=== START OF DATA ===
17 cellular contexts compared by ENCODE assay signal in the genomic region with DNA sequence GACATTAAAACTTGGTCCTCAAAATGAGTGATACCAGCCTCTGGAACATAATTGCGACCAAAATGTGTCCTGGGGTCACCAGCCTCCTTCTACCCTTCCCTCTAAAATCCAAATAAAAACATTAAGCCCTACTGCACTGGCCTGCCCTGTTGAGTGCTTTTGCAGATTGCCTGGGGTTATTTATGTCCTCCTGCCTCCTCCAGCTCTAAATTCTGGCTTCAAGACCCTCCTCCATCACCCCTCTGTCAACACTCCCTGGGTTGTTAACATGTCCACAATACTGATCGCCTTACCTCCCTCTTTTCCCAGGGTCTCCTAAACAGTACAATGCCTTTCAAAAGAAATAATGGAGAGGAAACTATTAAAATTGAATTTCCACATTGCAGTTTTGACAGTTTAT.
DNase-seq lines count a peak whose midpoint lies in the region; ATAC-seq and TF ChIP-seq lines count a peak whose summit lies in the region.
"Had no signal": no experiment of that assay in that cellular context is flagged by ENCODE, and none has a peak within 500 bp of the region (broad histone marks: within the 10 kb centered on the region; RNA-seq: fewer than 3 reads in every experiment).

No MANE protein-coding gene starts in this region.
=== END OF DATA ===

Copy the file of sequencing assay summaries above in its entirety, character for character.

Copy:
17 cellular contexts compared by ENCODE assay signal in the genomic region with DNA sequence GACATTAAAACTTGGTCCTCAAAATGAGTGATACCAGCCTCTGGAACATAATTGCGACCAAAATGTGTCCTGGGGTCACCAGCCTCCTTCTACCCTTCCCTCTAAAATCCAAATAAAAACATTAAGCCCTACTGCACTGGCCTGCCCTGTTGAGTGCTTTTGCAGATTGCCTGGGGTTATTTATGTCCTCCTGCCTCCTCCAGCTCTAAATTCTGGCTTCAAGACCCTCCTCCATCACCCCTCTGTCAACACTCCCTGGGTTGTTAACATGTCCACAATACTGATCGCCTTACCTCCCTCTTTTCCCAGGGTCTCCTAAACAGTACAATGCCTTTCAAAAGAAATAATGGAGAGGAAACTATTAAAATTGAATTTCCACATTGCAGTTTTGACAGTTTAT.
DNase-seq lines count a peak whose midpoint lies in the region; ATAC-seq and TF ChIP-seq lines count a peak whose summit lies in the region.
"Had no signal": no experiment of that assay in that cellular context is flagged by ENCODE, and none has a peak within 500 bp of the region (broad histone marks: within the 10 kb centered on the region; RNA-seq: fewer than 3 reads in every experiment).

No MANE protein-coding gene starts in this region.